The Development of the Early Abhidharma Literature
All this suggests that the early Abhidharma texts should perhaps be seen as the work of the first generations of the Buddha's disciples, rather than of the Buddha himself; the Buddhist tradition itself seems to acknowledge this, while at the same time wishing to emphasize that the profundity of these texts is proof that they are ultimately the products of the perfect wisdom of a buddha.
It seems likely that what came to be regarded as canonical Abhidharma treatises were not works composed at a particular time by single authors, but evolved over decades, if not centuries, out of materials and in accordance with certain literary and philosophical tendencies already present in the Sūtra and Vinaya portions of the canon.
That the lines between Sūtra and Abhidharma are on occasion somewhat blurred is apparent from the fact that certain texts of the fifth collection (Khuddaka Nikāya) of the Theravādin Sutta Piṭaka—texts such as the Niddesa and Paṭisambhidāmagga —would seem to belong in form and spirit to the Abhidhamma Piṭaka.
The Abhidharma use of lists has already been referred to. The prevalence of lists in early Buddhist literature is partly a consequence of its being composed and for some centuries preserved orally: Lists were clearly useful mnemonic devices. Already in the Sūtra Piṭaka certain texts take the form of collections of lists, providing bare definitions of items that are treated more discursively elsewhere. Once such text is the Saṃgīti Sūtra, which survives in several versions and which, as mentioned above, formed the basis of one of the canonical works of the Sarvāstivādin Abhidharma. One of the four primary divisions (Āgama/Nikāya) of the Sūtra Piṭaka is the collection of "grouped" (saṃyukta/saṃyutta) sayings, which groups the sayings of the Buddha connected with specific topics. The topics highlighted in the grouped collection include the twelve links of dependent origination, the five aγegates, the six senses, the four ways of establishing mindfulness, the four right efforts, the four bases of success, the five faculties, the five powers, the seven constituents of awakening, the eightfold path, the four noble truths, the four stages of meditation, and the four divine abidings. Essentially the same list of items provides the table of contents for two Abhidharma works, the Theravādin Vibhaṅga and Sarvāstivādin Dharmaskandha. The characteristic literary style of the Abhidharma in this context is to take a list derived from the sūtras and provide a succinct statement and definition of terms.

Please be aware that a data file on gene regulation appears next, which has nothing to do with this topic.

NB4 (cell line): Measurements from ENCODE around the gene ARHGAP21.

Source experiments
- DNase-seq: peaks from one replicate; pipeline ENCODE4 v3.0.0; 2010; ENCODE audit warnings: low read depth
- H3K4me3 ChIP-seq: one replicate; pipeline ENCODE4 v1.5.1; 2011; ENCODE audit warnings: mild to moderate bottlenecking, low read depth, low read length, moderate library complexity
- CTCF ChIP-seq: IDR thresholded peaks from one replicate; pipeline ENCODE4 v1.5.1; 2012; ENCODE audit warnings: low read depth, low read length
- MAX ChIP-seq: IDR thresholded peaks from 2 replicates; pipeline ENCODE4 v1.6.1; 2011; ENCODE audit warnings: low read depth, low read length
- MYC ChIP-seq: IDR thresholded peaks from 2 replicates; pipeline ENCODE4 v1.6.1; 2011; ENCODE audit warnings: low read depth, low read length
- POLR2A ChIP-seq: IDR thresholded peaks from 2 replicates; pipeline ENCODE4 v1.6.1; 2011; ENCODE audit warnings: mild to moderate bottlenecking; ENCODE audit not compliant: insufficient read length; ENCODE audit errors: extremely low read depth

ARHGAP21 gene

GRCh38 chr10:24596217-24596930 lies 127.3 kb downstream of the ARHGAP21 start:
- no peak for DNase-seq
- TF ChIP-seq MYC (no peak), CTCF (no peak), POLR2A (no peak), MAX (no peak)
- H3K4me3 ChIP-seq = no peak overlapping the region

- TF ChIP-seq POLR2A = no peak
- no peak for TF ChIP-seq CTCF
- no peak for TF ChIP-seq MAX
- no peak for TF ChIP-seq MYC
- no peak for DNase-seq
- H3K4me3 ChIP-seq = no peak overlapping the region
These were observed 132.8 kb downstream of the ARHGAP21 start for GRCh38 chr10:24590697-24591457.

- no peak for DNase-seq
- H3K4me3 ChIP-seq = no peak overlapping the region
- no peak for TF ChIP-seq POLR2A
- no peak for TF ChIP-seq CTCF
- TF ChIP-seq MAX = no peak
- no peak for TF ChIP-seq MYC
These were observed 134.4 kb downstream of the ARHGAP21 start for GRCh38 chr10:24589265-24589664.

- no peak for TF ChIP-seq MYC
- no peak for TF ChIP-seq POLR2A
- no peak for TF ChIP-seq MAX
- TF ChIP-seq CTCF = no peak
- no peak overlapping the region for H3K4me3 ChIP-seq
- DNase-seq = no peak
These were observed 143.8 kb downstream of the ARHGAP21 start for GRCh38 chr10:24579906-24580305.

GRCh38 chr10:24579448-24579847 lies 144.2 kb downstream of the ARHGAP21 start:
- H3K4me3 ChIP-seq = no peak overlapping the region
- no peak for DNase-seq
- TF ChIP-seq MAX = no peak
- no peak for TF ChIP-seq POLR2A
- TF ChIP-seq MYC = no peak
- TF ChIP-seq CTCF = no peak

Another literary style developed from the Sūtra Piṭaka (again, particularly the Saṃyuktāgama/Saṃyutta Nikāya ), is the application of formulaic treatments to a number of different items without setting out the text in full: The variables are indicated in summary fashion and the text is set out in a radically abbreviated form, leaving it somewhat open ended. In fact it is said in the exegetical tradition that if the seven texts of the Theravādin Abhidhamma were elaborated in full, each would be infinite in extent.
Another feature of the Abhidharma use of lists reflects certain intellectual developments in Buddhist thought. Lists of terms that in the discourses of the Buddha are apparently presented as sequential descriptions of a process are reinterpreted in the Abhidharma as applying to momentary events. The well known list of twelve links of "dependent origination" (pratītya-samutpāda/paṭicca-samuppāda) —ignorance, formations, consciousness, name and form, six senses, contact, feeling, craving, attachment, becoming, birth, old age and death—appears in the discourses to describe a process that involves a succession of events arising over some period of time, possibly more than a single life. In an Abhidhamma text like the Vibhaṅga of the Theravādins, the time scale of this process of dependent origination is reduced, and the process is now seen as operating from moment to moment. This reflects the fundamental Abhidharma vision of the processes of causality that lie at the heart of reality and involve the interaction of nothing more than dharmas (Pali, dhamma ), momentary mental and physical "qualities."